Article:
We've branched out from beef since I've been here.  Now we are raising meat chickens, turkeys, and ducks (for our own consumption, not to sell).  I love seeing the birds run around in the grass eating bugs, just as God intended them to eat.  We got araucuna chickens, and they look great.  I really like their multi-colored feathers.  Amazingly, 11 turkey poults are thriving (I once read that turkey poults are suicides waiting to happen- they are very difficult to raise).  And the ducks are my favorite.  Every morning we herd them out of their "nest" and into the reservoir.  They race through the grass, chirping happily, splashing in every available puddle.  They spend their days swimming in the reservoir.  At night we herd them back inside to keep them safe from predators. 

We are interdependent on these animals.  They would not be alive if we did not care for them.  We would not care for them if we were not going to eat them.  We would not be alive without these animals to eat.

Now, when the time comes, I am able (mentally, emotionally, and physically) to kill them and eat them (although usually not in the same day).  That's one way that I have really changed since moving out here.     

June 10, 2011

Gardening With Baby

We had a cool day after some extreme heat last week.  We jumped at the chance to garden.

There's something for everyone in the garden.

Nice kitty.

 Now let me examine your teeth.

Oooh, there's a paw!

Hee hee!

I'm so funny!

June 7, 2011

Important Safety Message

Please go to Parenting's website and read this article on ways to prevent hot car deaths.  According to the article, some 30 children die every year in hot cars, usually because the driver forgets the child is in the car.  Here are some ways to prevent tragedy, from the article:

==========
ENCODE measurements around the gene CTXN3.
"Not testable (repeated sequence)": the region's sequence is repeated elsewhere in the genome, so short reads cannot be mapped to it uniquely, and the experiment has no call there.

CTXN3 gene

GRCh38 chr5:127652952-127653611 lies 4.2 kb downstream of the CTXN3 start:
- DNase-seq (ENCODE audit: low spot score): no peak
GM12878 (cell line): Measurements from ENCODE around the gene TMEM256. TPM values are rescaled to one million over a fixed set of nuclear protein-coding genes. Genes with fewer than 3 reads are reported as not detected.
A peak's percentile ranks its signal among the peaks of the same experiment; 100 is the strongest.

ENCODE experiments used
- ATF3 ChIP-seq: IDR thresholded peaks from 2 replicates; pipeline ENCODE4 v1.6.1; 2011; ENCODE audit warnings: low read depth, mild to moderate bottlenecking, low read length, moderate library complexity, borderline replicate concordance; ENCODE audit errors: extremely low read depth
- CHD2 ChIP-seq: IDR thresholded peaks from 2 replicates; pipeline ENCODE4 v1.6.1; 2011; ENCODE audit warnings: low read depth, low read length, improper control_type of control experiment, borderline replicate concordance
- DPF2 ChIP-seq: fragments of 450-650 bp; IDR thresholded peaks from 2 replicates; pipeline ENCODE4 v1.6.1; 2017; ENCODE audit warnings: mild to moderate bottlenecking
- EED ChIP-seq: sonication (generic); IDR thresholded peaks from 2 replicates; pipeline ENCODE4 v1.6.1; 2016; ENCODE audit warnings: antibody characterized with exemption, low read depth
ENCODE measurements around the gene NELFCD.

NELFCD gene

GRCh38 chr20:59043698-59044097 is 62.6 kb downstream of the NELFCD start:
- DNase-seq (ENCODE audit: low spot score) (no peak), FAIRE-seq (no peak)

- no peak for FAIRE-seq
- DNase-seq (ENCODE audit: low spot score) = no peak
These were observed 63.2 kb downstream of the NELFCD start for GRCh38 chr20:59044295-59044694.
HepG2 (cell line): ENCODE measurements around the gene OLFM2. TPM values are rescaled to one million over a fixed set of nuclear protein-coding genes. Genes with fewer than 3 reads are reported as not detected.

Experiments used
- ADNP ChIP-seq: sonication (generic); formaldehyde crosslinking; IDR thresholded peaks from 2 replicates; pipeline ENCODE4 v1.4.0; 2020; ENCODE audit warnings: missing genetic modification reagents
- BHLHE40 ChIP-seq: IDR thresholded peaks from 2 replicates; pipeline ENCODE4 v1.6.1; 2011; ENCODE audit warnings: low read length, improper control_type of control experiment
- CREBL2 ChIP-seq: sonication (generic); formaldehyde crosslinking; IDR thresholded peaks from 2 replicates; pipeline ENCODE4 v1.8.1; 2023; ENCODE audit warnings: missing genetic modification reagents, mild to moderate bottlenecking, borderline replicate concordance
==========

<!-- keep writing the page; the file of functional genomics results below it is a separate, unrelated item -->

- put a stuffed animal in your child's carseat, and move it to the front seat when your child is in his carseat

- put your briefcase or purse in the backseat

- have your daycare provider call you if your child is not dropped off promptly

- there are alarms you can purchase that will go off if you leave a child in his carseat; for more information on where to purchase these, please refer to the end of the article

Also, please be aware that cars can heat up very quickly, even on relatively cool days.  A child can die in 15 minutes when it's 75 degrees out, depending on what the child is wearing and when he last drank soemething.  And you can't depend on a cracked window to keep it cool either, contrary to popular belief.

Please take a few minutes to read this article.  It could save a life.

June 5, 2011

Water Baby

Almost as soon as the Great Flood of 2011 happened, it was over.  Now we are officially into summer!  We bought a $20 blow-up pool and tried it out for the first time today.  It met with approval.

I love summer!!!

June 2, 2011

Honey Fruit Salad

If you are looking for the world's easiest side dish to take to summer barbeques, look no further!  My grandmother used to slice up strawberries and toss them with honey for a simple side or dessert.  This weekend I had some berries staring at me from the fridge and I remembered her way of dressing up fresh fruit.

Honey Fruit Salad

1 tsp melted honey
1 cup summer fruit (mixed berries, strawberries, peaches)

Combine honey and fruit.  Serve.

May 31, 2011

Color Collage

I've started researching various arts and crafts for kids because 1) I plan to homeschool my kids, 2) my son is at the age where he can start doing things independently, 3) I anticipate my nephew will be spending lots of time with us this summer, and I want him to have something to do besides watch TV when he's at our house, and 4) I really enjoy them!  I am looking for projects that would be enjoyed by a 6-year-old and a 3-year-old, and they should require pretty basic supplies.  So, without further ado, I present our first craft, the Color Collage!  I got the idea from Art Projects for Kids.  The idea is pretty simple: pick a color, cut out magazine pictures of that color, and glue them all together on a piece of paper.